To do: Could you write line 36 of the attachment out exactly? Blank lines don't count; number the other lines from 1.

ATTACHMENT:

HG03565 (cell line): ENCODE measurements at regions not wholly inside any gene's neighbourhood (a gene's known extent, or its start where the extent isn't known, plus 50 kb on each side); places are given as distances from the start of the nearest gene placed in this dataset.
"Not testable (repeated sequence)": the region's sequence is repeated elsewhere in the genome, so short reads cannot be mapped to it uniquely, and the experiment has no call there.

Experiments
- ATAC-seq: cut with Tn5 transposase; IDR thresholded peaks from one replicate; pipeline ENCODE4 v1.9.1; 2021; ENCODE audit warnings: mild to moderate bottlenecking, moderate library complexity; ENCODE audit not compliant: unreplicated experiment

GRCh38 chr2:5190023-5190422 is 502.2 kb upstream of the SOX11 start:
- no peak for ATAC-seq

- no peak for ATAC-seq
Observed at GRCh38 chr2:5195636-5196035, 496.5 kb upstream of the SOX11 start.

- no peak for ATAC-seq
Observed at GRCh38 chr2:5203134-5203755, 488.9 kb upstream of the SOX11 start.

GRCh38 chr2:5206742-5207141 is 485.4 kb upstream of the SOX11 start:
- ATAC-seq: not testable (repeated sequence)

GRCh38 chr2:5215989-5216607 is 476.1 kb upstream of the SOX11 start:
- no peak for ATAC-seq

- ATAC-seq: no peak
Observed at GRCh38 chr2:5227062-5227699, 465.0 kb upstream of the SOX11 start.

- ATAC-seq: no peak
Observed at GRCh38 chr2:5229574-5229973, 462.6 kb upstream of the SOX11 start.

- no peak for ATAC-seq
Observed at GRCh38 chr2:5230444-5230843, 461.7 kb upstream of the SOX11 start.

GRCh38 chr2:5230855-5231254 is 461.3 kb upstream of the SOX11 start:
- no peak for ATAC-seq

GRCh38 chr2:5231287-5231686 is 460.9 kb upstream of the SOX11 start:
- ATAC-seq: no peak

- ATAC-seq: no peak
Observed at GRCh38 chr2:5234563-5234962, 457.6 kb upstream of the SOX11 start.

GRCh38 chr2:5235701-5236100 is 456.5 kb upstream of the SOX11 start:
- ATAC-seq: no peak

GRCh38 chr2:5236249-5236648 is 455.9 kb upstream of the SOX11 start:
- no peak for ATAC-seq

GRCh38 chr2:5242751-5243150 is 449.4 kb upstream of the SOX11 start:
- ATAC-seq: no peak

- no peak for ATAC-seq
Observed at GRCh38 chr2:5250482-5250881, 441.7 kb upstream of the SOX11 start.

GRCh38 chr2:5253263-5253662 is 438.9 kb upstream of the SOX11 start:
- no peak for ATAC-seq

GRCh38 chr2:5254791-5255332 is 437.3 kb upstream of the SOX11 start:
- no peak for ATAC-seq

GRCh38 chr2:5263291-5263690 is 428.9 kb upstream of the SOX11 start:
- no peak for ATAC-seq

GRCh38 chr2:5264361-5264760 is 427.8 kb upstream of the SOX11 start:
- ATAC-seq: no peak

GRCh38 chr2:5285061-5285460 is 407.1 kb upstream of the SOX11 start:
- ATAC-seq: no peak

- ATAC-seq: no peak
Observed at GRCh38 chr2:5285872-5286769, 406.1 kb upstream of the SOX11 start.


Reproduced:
- no peak for ATAC-seq